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It is becoming increasingly clear that the only people who believe there is a need for a fourth line in hockey play on fourth lines.

It is, truly, hockey's vestigial organ, a part of the game that has lost its function, whatever that was in the first place.

Hockey players today are in such splendid shape that the coaching system of rolling four lines is said tongue-in-cheek, with everyone knowing that the fourth line will, at best, be used only a few shifts – and then, almost exclusively, with the notion of roughing the other side up, very often through a staged fight courtesy of the other side's fourth line.

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They are often called energy lines – though that should be because they zap it so quickly out of a game that has had good flow until they end their shift, almost invariably, with the scream of a referee's whistle.

Their precious few minutes of play would be gobbled up happily – and far more effectively – by the superior, more-skilled players on the other lines.

The fourth line continues to exist, however – far more likely for collective bargaining reasons than any other – and because NHL jobs, no matter what their description, are so highly paid that the positions are hotly pursued, particularly at this time of year.

In the exhibition match between the Winnipeg Jets and the Columbus Blue Jackets on Tuesday night, it was almost heartbreaking to witness Cody Bass of Columbus deliver application after application for one of the three spots on the Blue Jackets' weakest line.

On his first shift, a mere 37 seconds into the game, Bass went after Winnipeg's huge Dustin Byfuglien, who briskly knocked Bass to the ice with a simple sweep of his huge arm. But the time the game was half through, Bass had been in three fights and, finally, was handed a 10-minute misconduct by the officials, which effectively removed him from the play – not that he'd actually been in much.

Bass is the prototype fringe player in the NHL. The 24-year-old Ontario player is of middling size for hockey but courageous and determined. His early hockey history suggests he set out to be a true player, little penalized, but gradually reality set in. For several years, he was property of the Ottawa Senators but could not crack the NHL team as a regular, spending most of his time with Binghamton in the American Hockey League, where you can easily track a rising belligerence. Unable to stick at the NHL level – he has two goals and four points in 34 career games – you can see his penalty minutes soar in the minor leagues. He clearly hopes to make the Blue Jackets with his fists, not his hands.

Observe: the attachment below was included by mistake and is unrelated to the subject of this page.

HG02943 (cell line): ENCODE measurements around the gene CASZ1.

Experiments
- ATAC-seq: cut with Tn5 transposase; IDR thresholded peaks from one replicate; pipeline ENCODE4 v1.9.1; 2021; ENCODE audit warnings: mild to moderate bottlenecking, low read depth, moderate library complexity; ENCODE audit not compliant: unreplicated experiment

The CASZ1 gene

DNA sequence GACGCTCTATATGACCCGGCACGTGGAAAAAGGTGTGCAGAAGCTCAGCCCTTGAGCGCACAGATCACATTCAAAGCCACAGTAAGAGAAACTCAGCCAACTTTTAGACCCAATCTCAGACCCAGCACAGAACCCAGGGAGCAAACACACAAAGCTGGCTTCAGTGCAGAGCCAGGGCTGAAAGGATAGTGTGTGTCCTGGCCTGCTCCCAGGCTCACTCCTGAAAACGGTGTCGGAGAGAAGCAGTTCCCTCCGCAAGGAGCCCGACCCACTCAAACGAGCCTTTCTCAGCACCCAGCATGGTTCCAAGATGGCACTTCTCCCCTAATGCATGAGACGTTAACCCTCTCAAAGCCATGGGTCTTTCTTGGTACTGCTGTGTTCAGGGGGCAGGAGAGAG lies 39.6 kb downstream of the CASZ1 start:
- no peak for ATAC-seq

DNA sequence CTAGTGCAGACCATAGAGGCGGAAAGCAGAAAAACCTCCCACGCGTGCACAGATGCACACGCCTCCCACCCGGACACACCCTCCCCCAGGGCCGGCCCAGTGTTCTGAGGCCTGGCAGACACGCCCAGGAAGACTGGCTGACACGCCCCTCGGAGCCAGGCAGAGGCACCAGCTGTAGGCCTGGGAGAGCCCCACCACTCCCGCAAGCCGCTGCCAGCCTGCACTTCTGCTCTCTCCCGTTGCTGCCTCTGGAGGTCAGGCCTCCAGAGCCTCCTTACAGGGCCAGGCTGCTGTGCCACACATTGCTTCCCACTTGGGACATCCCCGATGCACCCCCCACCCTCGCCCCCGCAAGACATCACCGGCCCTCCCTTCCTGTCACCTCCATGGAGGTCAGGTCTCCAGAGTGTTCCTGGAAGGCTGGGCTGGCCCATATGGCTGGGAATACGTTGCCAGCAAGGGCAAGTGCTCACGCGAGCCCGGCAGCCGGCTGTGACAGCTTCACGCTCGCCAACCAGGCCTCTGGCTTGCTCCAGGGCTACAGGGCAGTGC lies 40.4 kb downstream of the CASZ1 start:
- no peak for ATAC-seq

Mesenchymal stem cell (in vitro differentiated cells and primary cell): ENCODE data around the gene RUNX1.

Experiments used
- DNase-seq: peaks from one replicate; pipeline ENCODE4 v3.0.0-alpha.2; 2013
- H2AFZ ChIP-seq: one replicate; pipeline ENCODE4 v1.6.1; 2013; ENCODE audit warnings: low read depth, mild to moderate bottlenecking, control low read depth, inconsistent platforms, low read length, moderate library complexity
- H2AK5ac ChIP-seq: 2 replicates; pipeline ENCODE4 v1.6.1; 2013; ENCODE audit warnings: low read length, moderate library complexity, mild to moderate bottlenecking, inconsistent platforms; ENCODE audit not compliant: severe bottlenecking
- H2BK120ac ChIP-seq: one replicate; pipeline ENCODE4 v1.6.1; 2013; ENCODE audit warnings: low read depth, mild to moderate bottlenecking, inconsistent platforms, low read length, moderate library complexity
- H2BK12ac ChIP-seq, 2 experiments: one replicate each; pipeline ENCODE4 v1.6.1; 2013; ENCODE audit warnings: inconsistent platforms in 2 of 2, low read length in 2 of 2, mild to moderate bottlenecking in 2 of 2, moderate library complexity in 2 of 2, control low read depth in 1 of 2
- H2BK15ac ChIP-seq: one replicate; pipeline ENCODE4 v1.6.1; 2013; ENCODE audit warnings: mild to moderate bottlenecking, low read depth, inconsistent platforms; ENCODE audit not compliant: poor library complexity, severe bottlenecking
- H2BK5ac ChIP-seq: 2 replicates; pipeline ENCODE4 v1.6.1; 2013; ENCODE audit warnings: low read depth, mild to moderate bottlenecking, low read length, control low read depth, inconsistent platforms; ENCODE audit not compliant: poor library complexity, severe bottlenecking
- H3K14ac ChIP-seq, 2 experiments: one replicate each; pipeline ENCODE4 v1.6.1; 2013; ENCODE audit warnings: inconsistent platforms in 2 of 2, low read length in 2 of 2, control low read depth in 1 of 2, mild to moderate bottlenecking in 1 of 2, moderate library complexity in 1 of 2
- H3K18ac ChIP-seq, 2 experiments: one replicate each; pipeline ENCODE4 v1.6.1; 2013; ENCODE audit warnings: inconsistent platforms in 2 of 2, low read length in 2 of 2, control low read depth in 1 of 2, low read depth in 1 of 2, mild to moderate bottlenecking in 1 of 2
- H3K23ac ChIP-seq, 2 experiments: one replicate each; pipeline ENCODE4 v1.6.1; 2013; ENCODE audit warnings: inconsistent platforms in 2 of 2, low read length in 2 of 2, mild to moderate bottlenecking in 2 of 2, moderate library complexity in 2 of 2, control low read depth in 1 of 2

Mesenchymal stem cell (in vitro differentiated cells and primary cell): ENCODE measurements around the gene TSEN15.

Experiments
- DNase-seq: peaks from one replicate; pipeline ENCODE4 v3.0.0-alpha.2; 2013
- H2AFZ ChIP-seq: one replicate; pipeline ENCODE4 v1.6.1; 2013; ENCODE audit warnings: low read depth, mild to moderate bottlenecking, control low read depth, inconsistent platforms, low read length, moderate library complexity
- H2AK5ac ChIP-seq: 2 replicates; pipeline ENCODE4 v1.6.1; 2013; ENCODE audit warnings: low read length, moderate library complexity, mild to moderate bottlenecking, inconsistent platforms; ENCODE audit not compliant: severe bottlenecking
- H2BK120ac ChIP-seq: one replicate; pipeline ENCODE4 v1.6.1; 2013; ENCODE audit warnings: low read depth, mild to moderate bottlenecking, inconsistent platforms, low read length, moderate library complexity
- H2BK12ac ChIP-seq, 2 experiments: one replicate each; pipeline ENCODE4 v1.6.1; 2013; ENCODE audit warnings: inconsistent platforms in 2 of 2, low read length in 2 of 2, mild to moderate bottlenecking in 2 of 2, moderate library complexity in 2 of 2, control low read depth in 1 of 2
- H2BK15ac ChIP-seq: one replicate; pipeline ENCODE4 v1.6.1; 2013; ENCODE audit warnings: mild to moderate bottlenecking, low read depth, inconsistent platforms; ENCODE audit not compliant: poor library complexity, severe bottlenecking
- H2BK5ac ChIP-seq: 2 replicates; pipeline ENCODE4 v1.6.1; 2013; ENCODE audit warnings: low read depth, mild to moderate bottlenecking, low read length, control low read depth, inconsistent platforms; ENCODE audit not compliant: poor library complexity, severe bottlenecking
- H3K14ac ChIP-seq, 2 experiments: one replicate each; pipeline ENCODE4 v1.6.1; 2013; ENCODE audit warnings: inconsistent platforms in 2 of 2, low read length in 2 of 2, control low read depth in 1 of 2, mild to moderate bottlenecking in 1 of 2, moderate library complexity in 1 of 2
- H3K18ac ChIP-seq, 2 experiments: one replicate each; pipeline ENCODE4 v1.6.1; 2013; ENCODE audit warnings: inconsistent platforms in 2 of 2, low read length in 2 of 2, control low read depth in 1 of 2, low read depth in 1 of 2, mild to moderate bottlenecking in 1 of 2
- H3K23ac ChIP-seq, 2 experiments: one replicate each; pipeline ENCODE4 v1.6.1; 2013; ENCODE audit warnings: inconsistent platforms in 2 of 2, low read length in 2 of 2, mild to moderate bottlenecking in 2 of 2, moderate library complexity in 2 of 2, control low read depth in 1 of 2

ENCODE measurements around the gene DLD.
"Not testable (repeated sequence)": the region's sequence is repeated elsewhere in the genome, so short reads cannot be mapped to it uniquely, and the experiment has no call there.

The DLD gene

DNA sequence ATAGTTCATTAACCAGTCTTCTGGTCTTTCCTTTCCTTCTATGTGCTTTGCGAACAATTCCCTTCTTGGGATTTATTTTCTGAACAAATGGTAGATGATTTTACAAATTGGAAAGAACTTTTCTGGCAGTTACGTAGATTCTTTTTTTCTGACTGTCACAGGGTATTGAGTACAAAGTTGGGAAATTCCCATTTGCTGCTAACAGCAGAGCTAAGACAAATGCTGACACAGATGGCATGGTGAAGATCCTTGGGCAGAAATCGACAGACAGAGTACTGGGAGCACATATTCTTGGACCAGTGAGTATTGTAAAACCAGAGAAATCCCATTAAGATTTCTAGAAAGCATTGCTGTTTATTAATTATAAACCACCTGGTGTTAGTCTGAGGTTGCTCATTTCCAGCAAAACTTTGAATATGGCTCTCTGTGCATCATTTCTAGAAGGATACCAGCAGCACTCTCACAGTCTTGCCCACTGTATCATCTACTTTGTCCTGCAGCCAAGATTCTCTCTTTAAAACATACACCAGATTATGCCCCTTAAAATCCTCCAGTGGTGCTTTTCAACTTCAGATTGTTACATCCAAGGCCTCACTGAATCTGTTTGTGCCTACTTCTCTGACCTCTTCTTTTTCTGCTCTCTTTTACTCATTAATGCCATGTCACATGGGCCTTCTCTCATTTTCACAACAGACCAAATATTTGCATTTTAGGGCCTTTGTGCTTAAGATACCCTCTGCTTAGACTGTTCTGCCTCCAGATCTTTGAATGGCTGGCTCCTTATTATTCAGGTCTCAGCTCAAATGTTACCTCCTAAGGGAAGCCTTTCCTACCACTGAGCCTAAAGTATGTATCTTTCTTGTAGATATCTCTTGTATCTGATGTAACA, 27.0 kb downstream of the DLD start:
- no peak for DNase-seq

Cody Bass, it needs to be pointed out, is merely one example. There are dozens of Cody Basses – usually likeable young men chasing their dream the only way they can – at training camps throughout the league at the moment.

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A Toronto-area researcher with deep hockey roots but an equally deep dislike of goon hockey believes he has found a direct correlation between roster size and excessive fighting.

Using record books and data culled from, the researcher found that in the last year of the 16-man roster, 1970-71, the league fighting leader had 12 fights and 14 players had five fights or more. The next year, with 17 skaters, the leader had 22 fights and 39 players had five or more.

A decade later, when the roster went to 18, the leader had 26 fights and 111 players five or more. Since then, the numbers have remained high: The leader having 27 fights and 96 players with five or more a decade ago, the leader with 27 and 85 with five or more fights last season.

Some of this would be covered in an increased number of teams, but the essence is obvious.

Drop the fourth line, and fighting will drop faster than the gloves.

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About the Author

Roy MacGregor was born in the small village of Whitney, Ont., in 1948. Before joining The Globe and Mail in 2002, he worked for the National Post, the Ottawa Citizen, Maclean's magazine (three separate times), the Toronto Star and The Canadian Magazine. More

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